Stavros and his sons - they had become fine strapping lads, all height and muscle - returned to the house after two hours. Yiannis was thrilled to see Maria and Dionisis. They scrambled off to the bedrooms - Achileas had forbidden them to go there in the absence of the occupants - to play with his toys.

"Ιντα κάνεις, κουμπάρε, σε χάσαμε!" Stavros greeted Achileas as if he hadn't seen him in years. He was sweating profusely, and there was still work to be done; Achileas helped him unload the truck with the sacks of grapes, ready to be poured into the wine press that he housed in a corner of his yard.

"Kopelakia!" Stavros cried out to the children. "Elate ne mpeite!" The five children trotted out into the yard, Achileas' children at first crious to see what was in store for them. He placed a white plastic chair near the tub and told them all to take off their shoes and socks. "Come and wash your feet before you get in," he instructed them as he carried a hosepipe to the chair and turned on the tap.

"Can we get in too?" Maria asked her father.

wine press ramni hania chania must production ramni hania chania

"Of course, honey, I'm going to get in myself!" Achileas rolled up his trousers, ignoring Korina's ranting face that was being played in fast forward motion in his mind. He helped the children out of their trousers and washed their feet. It was the middle of the day and boiling hot. This would end up being the best way to cool down in the sweltering mesimeri. Everyone stomped and stomped until the grapes had become slush. Maria jumped up and down as if she were on a trampoline; her brother was not all that keen on getting dirty, but Achileas insisted that he had to stay in the tub until all the other children got out.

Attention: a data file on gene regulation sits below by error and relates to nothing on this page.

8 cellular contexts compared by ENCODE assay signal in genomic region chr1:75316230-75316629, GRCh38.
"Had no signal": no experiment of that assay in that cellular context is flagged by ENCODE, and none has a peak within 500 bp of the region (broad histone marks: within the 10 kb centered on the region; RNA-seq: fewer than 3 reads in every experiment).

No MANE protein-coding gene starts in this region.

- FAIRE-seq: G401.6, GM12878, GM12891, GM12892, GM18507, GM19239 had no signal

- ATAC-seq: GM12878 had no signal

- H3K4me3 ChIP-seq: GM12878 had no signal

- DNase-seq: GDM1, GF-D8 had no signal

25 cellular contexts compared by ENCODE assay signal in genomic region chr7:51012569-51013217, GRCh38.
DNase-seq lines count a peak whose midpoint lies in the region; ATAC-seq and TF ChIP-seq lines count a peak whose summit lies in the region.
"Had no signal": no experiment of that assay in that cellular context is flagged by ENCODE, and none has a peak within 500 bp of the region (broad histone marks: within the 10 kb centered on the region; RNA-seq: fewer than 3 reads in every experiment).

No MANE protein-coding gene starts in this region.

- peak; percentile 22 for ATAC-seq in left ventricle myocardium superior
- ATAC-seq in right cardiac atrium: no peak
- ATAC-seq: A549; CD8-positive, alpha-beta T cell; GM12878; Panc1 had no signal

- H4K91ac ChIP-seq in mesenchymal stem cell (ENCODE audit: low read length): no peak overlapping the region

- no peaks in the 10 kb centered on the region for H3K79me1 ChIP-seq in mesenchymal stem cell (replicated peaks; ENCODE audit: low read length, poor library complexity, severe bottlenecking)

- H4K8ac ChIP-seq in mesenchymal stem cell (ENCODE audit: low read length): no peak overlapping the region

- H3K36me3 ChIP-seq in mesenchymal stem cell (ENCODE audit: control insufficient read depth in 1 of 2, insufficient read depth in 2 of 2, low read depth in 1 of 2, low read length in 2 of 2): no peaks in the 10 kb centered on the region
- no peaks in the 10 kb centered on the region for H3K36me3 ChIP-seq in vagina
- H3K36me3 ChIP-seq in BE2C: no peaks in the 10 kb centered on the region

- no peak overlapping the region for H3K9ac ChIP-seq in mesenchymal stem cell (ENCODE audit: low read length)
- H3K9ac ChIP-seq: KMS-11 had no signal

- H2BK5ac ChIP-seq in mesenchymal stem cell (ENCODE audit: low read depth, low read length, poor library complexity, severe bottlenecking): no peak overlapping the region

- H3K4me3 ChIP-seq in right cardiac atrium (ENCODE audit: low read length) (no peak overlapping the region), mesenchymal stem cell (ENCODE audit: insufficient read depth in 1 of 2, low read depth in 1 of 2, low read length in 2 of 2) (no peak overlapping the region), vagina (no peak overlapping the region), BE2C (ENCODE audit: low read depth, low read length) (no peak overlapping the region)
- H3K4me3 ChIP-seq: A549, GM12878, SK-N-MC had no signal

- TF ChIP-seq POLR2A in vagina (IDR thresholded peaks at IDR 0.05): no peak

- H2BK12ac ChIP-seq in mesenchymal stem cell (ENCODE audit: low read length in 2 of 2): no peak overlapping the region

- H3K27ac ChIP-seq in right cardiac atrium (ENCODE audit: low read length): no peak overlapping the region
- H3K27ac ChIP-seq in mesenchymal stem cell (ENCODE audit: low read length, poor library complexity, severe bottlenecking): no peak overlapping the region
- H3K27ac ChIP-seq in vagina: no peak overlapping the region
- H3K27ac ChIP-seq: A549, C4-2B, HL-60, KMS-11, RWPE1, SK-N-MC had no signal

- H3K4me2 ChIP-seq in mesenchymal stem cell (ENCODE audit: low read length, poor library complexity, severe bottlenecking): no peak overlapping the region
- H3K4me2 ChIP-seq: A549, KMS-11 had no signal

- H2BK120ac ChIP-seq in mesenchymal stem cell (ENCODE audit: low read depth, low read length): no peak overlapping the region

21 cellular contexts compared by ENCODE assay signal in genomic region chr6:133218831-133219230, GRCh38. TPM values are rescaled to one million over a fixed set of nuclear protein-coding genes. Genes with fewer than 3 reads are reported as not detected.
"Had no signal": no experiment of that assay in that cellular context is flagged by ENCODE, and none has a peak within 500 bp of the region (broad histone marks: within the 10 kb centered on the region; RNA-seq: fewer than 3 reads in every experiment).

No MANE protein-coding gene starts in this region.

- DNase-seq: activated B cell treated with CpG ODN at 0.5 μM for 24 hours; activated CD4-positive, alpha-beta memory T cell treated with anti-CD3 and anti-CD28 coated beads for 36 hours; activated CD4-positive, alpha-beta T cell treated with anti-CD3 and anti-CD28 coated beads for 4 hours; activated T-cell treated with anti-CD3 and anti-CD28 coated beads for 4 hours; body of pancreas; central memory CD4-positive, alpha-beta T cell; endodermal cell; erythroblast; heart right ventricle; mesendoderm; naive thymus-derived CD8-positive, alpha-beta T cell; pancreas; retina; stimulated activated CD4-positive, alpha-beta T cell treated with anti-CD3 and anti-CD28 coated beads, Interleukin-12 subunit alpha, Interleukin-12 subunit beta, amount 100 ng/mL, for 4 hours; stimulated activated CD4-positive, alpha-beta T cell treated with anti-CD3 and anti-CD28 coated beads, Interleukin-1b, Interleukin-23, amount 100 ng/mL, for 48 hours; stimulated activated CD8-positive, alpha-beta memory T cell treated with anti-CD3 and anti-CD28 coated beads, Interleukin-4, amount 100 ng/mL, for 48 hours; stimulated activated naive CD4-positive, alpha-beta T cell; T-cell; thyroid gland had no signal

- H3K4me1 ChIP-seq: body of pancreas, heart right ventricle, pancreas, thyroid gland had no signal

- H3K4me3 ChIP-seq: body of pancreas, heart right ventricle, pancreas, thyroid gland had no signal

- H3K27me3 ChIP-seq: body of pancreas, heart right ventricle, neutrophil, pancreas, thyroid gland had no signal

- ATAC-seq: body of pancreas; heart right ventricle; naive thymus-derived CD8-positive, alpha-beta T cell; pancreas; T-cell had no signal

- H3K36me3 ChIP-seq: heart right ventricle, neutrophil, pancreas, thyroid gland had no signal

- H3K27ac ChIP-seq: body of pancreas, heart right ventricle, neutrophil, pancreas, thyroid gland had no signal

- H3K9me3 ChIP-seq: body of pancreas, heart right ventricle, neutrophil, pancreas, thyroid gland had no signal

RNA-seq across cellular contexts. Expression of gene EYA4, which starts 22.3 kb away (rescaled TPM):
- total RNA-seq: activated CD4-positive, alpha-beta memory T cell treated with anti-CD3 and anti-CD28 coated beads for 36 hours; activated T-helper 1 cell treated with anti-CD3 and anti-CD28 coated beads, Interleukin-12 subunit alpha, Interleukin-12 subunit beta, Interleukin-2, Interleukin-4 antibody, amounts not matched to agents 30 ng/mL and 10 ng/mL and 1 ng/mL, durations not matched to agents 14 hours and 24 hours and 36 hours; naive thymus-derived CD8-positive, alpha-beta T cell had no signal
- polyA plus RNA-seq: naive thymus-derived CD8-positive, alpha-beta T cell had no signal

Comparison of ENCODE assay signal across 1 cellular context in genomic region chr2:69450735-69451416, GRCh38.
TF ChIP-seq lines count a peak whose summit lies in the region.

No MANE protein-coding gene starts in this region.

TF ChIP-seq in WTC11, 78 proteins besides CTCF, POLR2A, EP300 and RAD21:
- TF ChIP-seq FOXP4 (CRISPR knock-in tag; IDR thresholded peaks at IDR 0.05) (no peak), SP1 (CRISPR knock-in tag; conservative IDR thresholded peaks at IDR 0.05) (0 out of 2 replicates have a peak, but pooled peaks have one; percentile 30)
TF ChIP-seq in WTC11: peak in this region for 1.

When the pressing was over, Achileas helped to rake up the remnants of the stalks and squashed grapes and place them in separate containers, to be used later in the month to make tsikoudia. When he had finished, he looked around to find his daughter. She had gone to the tap on the other side of the vat from where the must was slowly dripping out, and sat under it with her mouth open.

grape must ramni hania chania grape remnants ramni hania chania